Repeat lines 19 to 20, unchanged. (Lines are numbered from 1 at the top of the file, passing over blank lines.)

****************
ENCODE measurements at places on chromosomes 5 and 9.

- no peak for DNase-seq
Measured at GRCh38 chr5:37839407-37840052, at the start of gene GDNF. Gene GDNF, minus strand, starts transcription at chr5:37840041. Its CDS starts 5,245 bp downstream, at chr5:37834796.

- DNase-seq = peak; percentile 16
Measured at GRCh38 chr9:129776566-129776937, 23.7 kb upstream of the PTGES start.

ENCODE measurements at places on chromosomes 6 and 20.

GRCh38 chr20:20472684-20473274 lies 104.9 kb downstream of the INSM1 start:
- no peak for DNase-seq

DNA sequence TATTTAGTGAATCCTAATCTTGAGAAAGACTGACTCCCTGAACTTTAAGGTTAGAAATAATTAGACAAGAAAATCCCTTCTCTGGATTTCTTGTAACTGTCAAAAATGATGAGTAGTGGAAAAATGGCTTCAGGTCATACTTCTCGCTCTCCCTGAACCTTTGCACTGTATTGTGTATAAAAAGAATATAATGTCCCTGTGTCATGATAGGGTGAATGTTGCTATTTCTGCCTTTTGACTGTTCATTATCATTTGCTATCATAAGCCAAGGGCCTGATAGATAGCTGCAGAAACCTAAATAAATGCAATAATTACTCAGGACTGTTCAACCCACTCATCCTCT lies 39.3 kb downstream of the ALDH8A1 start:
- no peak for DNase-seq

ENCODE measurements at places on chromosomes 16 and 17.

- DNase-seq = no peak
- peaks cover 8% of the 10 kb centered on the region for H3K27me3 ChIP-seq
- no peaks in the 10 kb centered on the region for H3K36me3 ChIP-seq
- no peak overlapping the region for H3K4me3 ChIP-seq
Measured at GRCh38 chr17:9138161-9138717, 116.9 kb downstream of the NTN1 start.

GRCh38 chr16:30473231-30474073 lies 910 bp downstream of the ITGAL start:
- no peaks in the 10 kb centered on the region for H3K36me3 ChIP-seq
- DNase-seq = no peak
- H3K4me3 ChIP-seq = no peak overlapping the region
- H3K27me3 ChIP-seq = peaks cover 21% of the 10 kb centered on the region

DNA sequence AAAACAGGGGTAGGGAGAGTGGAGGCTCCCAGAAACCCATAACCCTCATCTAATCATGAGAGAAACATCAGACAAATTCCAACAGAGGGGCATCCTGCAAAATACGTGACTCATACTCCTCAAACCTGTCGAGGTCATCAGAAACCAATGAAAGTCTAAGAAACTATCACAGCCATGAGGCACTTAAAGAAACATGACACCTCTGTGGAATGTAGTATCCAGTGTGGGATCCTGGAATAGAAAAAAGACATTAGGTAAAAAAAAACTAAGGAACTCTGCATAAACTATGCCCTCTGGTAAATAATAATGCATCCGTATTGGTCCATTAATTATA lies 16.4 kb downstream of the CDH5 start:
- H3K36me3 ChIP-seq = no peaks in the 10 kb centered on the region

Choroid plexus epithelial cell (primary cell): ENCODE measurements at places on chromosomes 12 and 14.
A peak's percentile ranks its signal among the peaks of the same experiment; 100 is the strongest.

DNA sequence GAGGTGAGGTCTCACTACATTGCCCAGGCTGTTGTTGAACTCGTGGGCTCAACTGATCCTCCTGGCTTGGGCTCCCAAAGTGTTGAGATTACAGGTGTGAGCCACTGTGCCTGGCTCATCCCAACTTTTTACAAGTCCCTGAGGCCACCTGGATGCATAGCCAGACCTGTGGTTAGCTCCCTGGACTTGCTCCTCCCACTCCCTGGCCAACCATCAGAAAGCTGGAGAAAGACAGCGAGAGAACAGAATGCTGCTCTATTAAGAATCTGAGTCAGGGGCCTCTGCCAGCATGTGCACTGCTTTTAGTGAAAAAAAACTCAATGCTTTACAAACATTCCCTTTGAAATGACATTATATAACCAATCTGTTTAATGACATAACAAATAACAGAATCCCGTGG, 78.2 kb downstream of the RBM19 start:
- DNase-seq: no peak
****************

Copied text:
- DNase-seq = no peak
- H3K4me3 ChIP-seq = no peak overlapping the region